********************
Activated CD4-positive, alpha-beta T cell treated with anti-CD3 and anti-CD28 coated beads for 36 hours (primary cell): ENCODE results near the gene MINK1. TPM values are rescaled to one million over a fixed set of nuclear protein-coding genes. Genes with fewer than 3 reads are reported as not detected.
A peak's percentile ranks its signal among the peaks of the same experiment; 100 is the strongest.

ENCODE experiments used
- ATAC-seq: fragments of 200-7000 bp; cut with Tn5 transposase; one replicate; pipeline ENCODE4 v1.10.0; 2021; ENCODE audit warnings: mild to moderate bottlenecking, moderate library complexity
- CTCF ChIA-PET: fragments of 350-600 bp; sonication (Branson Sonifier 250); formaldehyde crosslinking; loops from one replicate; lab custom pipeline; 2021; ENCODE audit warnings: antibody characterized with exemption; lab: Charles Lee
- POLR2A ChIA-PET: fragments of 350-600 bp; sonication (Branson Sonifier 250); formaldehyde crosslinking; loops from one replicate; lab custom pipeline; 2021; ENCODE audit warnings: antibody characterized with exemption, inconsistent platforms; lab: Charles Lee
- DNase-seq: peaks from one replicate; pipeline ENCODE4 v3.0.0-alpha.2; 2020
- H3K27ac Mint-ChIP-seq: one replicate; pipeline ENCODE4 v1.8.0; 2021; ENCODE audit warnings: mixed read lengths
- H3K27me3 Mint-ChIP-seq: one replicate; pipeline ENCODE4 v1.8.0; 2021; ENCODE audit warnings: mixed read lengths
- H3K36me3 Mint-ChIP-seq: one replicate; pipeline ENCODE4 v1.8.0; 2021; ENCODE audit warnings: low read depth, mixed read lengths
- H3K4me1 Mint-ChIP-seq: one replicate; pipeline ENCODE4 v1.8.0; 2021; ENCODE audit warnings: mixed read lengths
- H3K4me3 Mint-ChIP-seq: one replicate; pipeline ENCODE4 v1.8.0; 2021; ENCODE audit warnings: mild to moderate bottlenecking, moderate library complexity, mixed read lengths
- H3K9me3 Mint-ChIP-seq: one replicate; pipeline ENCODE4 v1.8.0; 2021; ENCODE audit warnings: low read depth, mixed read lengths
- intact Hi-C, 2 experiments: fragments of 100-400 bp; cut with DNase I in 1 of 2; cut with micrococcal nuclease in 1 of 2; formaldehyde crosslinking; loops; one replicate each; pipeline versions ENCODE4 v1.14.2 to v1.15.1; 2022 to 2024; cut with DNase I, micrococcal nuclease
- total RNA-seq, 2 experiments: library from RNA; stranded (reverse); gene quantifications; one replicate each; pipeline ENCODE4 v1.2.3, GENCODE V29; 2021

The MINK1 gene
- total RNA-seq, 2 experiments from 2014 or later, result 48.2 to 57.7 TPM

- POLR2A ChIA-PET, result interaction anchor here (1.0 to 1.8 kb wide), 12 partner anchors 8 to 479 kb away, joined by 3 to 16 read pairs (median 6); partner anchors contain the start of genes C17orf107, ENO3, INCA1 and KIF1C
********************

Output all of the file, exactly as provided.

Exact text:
Activated CD4-positive, alpha-beta T cell treated with anti-CD3 and anti-CD28 coated beads for 36 hours (primary cell): ENCODE results near the gene MINK1. TPM values are rescaled to one million over a fixed set of nuclear protein-coding genes. Genes with fewer than 3 reads are reported as not detected.
A peak's percentile ranks its signal among the peaks of the same experiment; 100 is the strongest.

ENCODE experiments used
- ATAC-seq: fragments of 200-7000 bp; cut with Tn5 transposase; one replicate; pipeline ENCODE4 v1.10.0; 2021; ENCODE audit warnings: mild to moderate bottlenecking, moderate library complexity
- CTCF ChIA-PET: fragments of 350-600 bp; sonication (Branson Sonifier 250); formaldehyde crosslinking; loops from one replicate; lab custom pipeline; 2021; ENCODE audit warnings: antibody characterized with exemption; lab: Charles Lee
- POLR2A ChIA-PET: fragments of 350-600 bp; sonication (Branson Sonifier 250); formaldehyde crosslinking; loops from one replicate; lab custom pipeline; 2021; ENCODE audit warnings: antibody characterized with exemption, inconsistent platforms; lab: Charles Lee
- DNase-seq: peaks from one replicate; pipeline ENCODE4 v3.0.0-alpha.2; 2020
- H3K27ac Mint-ChIP-seq: one replicate; pipeline ENCODE4 v1.8.0; 2021; ENCODE audit warnings: mixed read lengths
- H3K27me3 Mint-ChIP-seq: one replicate; pipeline ENCODE4 v1.8.0; 2021; ENCODE audit warnings: mixed read lengths
- H3K36me3 Mint-ChIP-seq: one replicate; pipeline ENCODE4 v1.8.0; 2021; ENCODE audit warnings: low read depth, mixed read lengths
- H3K4me1 Mint-ChIP-seq: one replicate; pipeline ENCODE4 v1.8.0; 2021; ENCODE audit warnings: mixed read lengths
- H3K4me3 Mint-ChIP-seq: one replicate; pipeline ENCODE4 v1.8.0; 2021; ENCODE audit warnings: mild to moderate bottlenecking, moderate library complexity, mixed read lengths
- H3K9me3 Mint-ChIP-seq: one replicate; pipeline ENCODE4 v1.8.0; 2021; ENCODE audit warnings: low read depth, mixed read lengths
- intact Hi-C, 2 experiments: fragments of 100-400 bp; cut with DNase I in 1 of 2; cut with micrococcal nuclease in 1 of 2; formaldehyde crosslinking; loops; one replicate each; pipeline versions ENCODE4 v1.14.2 to v1.15.1; 2022 to 2024; cut with DNase I, micrococcal nuclease
- total RNA-seq, 2 experiments: library from RNA; stranded (reverse); gene quantifications; one replicate each; pipeline ENCODE4 v1.2.3, GENCODE V29; 2021

The MINK1 gene
- total RNA-seq, 2 experiments from 2014 or later, result 48.2 to 57.7 TPM

- POLR2A ChIA-PET, result interaction anchor here (1.0 to 1.8 kb wide), 12 partner anchors 8 to 479 kb away, joined by 3 to 16 read pairs (median 6); partner anchors contain the start of genes C17orf107, ENO3, INCA1 and KIF1C